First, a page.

Browsing tag: Animal statistics

Who would win Olympic events between humans and animals?

The London Olympics have captured the full attention of the public and the mainstream media: there’s something compelling about watching humans pushing themselves to extraordinary athletic achievements. Yet in comparison to some animals, even exceptionally talented humans are slow and weak.
One of the UK’s top sports scientists happens to be a veterinary surgeon. Professor Craig Sharp qualified as a vet in 1956, starting out in mixed practice in Crieff. In his leisure, he was a serious athlete, at one time holding the record for the fastest run to the peak of Mount Kilimanjaro in Africa. He soon began to take a serious professional interest in the science of physical exercise. In 1971, he took up a lectureship in the (then) innovative Department of Sport and Exercise Science at the University of Birmingham, the start of an illustrious academic career. He’s been described as the founder of sports science in Great Britain, working closely with Olympic athletes and coaches.
In last week’s Veterinary Record, Professor Sharp published a detailed academic article comparing the athletic abilities of different animals with humans. His findings make even top athletes seem like puny weaklings compared with the power and speed of the animal world.
In sprint distance races, humans are left standing. A greyhound ran 100m in 5.8 seconds, compared to Usain Bolt‘s best effort of 9.58 seconds. Over 200m, a cheetah has been timed at 6.9 seconds, a horse took only 9.98 seconds, and a greyhound ran it in 11.2 seconds. Meanwhile, Usain Bolt’s world record is 19.19 seconds. A horse has run 400m in just 19.2 seconds, and a greyhound has done it in 21.4 seconds. The fastest human takes over 43 seconds.
Animals beat us over longer distances too: the pronghorn antelope can run 800m in 33 seconds (the human record is 1 minute 41 seconds) and the same animal can cover a mile in 1 minute 30 seconds (compared to 3 minutes 43 seconds in humans).
Humans do a little better over longer distances and varied terrains. On the flat, a horse can run a marathon in 1 hour and 18 minutes, compared to the human record of just over two hours, but when a “man versus horse” race takes place on hilly farm tracks, forestry roads and rough moorland, the gap narrows. Humans are good at charging through undergrowth, rushing up steep banks, leaping off ledges and running down steep hills. Over one 22 mile race, the horse still won, but the winning margin dropped from 30 minutes to just under a minute.   Humans have even beaten horses over some long distances, although arguably it’s not fair: horses are obliged, under animal welfare rules, to take lengthy breaks for food and water, whereas humans are allowed to stagger on without stopping.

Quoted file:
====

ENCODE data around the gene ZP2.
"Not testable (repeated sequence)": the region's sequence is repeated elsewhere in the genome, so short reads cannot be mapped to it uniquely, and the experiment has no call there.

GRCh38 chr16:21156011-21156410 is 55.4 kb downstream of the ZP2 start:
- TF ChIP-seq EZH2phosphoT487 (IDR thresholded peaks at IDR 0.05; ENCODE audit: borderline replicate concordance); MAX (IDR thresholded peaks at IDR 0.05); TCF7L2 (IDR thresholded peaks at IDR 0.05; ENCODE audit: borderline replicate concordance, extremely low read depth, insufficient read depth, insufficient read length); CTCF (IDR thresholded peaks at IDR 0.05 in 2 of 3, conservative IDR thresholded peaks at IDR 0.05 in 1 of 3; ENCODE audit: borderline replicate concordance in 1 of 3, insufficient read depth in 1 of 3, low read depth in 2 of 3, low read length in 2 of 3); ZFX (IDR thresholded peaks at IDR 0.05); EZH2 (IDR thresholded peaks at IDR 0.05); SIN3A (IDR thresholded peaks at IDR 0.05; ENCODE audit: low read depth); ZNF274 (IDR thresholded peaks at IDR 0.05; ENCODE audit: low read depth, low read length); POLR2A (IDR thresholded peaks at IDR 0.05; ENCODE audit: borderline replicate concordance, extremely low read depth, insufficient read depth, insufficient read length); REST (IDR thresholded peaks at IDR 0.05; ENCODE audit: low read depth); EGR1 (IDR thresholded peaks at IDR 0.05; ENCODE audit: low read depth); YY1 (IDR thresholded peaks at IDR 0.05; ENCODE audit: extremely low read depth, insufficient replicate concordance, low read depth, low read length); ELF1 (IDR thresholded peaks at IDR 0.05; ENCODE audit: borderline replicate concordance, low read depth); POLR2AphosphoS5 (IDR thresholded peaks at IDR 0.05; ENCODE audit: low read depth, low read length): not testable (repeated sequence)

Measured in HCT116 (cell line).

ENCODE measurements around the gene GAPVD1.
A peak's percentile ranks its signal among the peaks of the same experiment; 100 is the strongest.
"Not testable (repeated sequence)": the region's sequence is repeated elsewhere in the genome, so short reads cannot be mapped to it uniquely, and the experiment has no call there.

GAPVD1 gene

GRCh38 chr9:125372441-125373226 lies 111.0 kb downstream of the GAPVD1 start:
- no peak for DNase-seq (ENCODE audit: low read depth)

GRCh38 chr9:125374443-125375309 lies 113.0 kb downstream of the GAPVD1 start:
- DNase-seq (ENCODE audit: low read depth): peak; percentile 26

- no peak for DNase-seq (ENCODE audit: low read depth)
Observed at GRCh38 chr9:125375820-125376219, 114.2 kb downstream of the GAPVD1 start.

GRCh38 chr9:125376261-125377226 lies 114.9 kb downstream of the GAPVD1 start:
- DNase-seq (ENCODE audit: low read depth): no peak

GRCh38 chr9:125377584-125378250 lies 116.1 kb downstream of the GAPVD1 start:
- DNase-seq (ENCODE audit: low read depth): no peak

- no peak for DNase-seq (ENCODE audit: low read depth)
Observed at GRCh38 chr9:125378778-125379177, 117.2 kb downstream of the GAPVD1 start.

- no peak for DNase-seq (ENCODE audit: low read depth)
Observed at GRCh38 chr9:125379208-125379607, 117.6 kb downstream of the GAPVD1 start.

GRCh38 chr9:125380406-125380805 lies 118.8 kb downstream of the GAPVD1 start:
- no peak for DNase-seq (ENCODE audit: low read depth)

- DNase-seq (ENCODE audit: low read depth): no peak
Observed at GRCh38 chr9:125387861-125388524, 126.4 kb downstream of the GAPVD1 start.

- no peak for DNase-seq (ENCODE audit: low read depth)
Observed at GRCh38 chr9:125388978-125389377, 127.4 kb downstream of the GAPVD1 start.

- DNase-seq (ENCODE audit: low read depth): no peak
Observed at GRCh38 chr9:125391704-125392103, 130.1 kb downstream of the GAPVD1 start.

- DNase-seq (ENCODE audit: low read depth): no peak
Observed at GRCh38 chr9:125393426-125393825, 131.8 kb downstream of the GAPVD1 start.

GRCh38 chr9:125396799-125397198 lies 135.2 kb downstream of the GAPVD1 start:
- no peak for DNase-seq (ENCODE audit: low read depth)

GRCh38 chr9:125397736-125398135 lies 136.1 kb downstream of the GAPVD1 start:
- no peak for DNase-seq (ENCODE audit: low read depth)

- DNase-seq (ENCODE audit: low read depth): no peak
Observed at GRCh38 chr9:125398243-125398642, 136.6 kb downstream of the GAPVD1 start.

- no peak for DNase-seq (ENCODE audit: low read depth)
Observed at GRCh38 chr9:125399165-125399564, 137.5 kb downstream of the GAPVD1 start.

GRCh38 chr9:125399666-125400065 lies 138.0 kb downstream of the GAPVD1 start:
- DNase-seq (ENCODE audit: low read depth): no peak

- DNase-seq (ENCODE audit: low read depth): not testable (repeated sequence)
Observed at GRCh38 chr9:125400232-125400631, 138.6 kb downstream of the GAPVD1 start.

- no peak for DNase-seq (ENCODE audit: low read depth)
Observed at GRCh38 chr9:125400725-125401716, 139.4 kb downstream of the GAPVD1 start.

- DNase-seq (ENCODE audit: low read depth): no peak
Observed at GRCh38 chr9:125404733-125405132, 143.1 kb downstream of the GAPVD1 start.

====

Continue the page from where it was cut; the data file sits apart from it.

Running through the wilderness was important to our hunter-gatherer ancestors, and we’ve evolved with anatomical features to do this well. Compared to great apes, humans have long legs and narrow waists. We have short toes: if they were 20% longer, this would double the mechanical work of the foot and make us slower. And our big toes are parallel to our other toes, creating a push-off lever when running. Apes’ big toes stick out sideways, similar to our thumbs, making their feet better for gripping objects and for climbing trees, but less good at running.
Our lower legs are biomechanically efficient, with elastic tendons on the soles of our feet, and well developed Achilles tendons above the back of our heels. The tendons stretch under our weight then contract like springs, pushing us off at speed, like pogo sticks.
Our lack of body fur and all-over sweat gland distribution (only equalled by horses) prevent us from overheating during prolonged exertion. We have an efficient fuel system too, storing around twenty miles worth of energy-providing glycogen in our running muscles.
Whatever about speed and endurance, humans don’t fare at all well compared to the best in the animal world when it comes to strength. While the human world record for the “clean and jerk” lift is 283kg, an African elephant can lift 300kg with its trunk, a Grizzly Bear can hoist a weight of 455kg, and a Gorilla can carry 900kg.
Humans do, however, possess one crucial advantage over the animal world: the large cerebral cortex in our brain allows us to think and plan. The impressive raw speed and brute force of nature is outplayed every time by the cunning human mind.

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